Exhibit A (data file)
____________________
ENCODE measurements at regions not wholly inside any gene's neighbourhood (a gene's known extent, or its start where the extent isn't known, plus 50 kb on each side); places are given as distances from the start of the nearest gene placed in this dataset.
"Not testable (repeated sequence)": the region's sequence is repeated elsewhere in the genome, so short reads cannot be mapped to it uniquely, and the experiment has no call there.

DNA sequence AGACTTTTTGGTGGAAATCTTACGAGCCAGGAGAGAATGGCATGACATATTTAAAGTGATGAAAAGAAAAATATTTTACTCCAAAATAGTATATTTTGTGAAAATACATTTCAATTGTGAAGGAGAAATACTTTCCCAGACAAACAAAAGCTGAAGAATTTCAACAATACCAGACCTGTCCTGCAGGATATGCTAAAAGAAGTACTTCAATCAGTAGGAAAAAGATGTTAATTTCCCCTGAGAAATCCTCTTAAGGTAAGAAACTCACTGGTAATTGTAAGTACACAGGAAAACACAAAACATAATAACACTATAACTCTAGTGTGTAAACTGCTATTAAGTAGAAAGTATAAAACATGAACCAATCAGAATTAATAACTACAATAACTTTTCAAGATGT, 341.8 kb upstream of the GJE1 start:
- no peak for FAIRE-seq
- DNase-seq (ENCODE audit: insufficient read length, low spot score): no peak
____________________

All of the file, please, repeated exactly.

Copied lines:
ENCODE measurements at regions not wholly inside any gene's neighbourhood (a gene's known extent, or its start where the extent isn't known, plus 50 kb on each side); places are given as distances from the start of the nearest gene placed in this dataset.
"Not testable (repeated sequence)": the region's sequence is repeated elsewhere in the genome, so short reads cannot be mapped to it uniquely, and the experiment has no call there.

DNA sequence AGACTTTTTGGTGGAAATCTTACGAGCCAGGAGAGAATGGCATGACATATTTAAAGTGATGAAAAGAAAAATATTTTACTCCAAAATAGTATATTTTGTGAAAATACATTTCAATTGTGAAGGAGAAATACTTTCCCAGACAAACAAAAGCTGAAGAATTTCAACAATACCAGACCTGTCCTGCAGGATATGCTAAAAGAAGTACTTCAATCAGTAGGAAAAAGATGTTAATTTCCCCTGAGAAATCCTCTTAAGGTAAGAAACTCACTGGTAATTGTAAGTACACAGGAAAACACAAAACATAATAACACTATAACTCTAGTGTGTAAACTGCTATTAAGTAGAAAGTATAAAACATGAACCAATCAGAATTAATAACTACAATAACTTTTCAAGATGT, 341.8 kb upstream of the GJE1 start:
- no peak for FAIRE-seq
- DNase-seq (ENCODE audit: insufficient read length, low spot score): no peak